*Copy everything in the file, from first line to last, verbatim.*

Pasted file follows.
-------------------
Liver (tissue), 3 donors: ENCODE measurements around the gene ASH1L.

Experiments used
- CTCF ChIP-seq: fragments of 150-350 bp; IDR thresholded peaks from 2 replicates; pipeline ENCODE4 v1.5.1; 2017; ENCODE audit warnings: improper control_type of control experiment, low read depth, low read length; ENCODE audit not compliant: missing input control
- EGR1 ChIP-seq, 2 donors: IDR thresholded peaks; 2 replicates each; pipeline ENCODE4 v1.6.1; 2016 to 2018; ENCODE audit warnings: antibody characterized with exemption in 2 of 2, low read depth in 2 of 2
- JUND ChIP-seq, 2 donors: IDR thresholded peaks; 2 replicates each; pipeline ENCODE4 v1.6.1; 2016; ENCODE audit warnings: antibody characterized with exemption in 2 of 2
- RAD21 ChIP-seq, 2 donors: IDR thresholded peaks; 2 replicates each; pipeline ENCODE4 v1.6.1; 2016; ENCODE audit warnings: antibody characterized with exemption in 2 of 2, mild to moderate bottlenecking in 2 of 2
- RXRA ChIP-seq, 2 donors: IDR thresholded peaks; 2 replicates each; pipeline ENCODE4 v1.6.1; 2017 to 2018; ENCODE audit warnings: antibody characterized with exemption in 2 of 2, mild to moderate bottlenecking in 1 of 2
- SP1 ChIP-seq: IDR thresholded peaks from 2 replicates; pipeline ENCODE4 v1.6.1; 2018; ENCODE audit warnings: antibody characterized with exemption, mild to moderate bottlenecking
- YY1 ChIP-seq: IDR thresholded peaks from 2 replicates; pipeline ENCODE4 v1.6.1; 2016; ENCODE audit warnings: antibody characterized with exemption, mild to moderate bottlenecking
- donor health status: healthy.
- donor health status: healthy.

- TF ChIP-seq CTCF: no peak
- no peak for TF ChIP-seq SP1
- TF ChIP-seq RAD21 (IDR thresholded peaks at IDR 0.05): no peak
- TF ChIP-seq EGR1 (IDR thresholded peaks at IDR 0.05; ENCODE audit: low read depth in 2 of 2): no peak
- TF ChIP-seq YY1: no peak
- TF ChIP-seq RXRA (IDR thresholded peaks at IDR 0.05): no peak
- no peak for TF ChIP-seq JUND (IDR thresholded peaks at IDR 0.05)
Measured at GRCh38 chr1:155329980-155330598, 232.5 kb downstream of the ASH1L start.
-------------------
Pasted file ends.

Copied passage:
Liver (tissue), 3 donors: ENCODE measurements around the gene ASH1L.

Experiments used
- CTCF ChIP-seq: fragments of 150-350 bp; IDR thresholded peaks from 2 replicates; pipeline ENCODE4 v1.5.1; 2017; ENCODE audit warnings: improper control_type of control experiment, low read depth, low read length; ENCODE audit not compliant: missing input control
- EGR1 ChIP-seq, 2 donors: IDR thresholded peaks; 2 replicates each; pipeline ENCODE4 v1.6.1; 2016 to 2018; ENCODE audit warnings: antibody characterized with exemption in 2 of 2, low read depth in 2 of 2
- JUND ChIP-seq, 2 donors: IDR thresholded peaks; 2 replicates each; pipeline ENCODE4 v1.6.1; 2016; ENCODE audit warnings: antibody characterized with exemption in 2 of 2
- RAD21 ChIP-seq, 2 donors: IDR thresholded peaks; 2 replicates each; pipeline ENCODE4 v1.6.1; 2016; ENCODE audit warnings: antibody characterized with exemption in 2 of 2, mild to moderate bottlenecking in 2 of 2
- RXRA ChIP-seq, 2 donors: IDR thresholded peaks; 2 replicates each; pipeline ENCODE4 v1.6.1; 2017 to 2018; ENCODE audit warnings: antibody characterized with exemption in 2 of 2, mild to moderate bottlenecking in 1 of 2
- SP1 ChIP-seq: IDR thresholded peaks from 2 replicates; pipeline ENCODE4 v1.6.1; 2018; ENCODE audit warnings: antibody characterized with exemption, mild to moderate bottlenecking
- YY1 ChIP-seq: IDR thresholded peaks from 2 replicates; pipeline ENCODE4 v1.6.1; 2016; ENCODE audit warnings: antibody characterized with exemption, mild to moderate bottlenecking
- donor health status: healthy.
- donor health status: healthy.

- TF ChIP-seq CTCF: no peak
- no peak for TF ChIP-seq SP1
- TF ChIP-seq RAD21 (IDR thresholded peaks at IDR 0.05): no peak
- TF ChIP-seq EGR1 (IDR thresholded peaks at IDR 0.05; ENCODE audit: low read depth in 2 of 2): no peak
- TF ChIP-seq YY1: no peak
- TF ChIP-seq RXRA (IDR thresholded peaks at IDR 0.05): no peak
- no peak for TF ChIP-seq JUND (IDR thresholded peaks at IDR 0.05)
Measured at GRCh38 chr1:155329980-155330598, 232.5 kb downstream of the ASH1L start.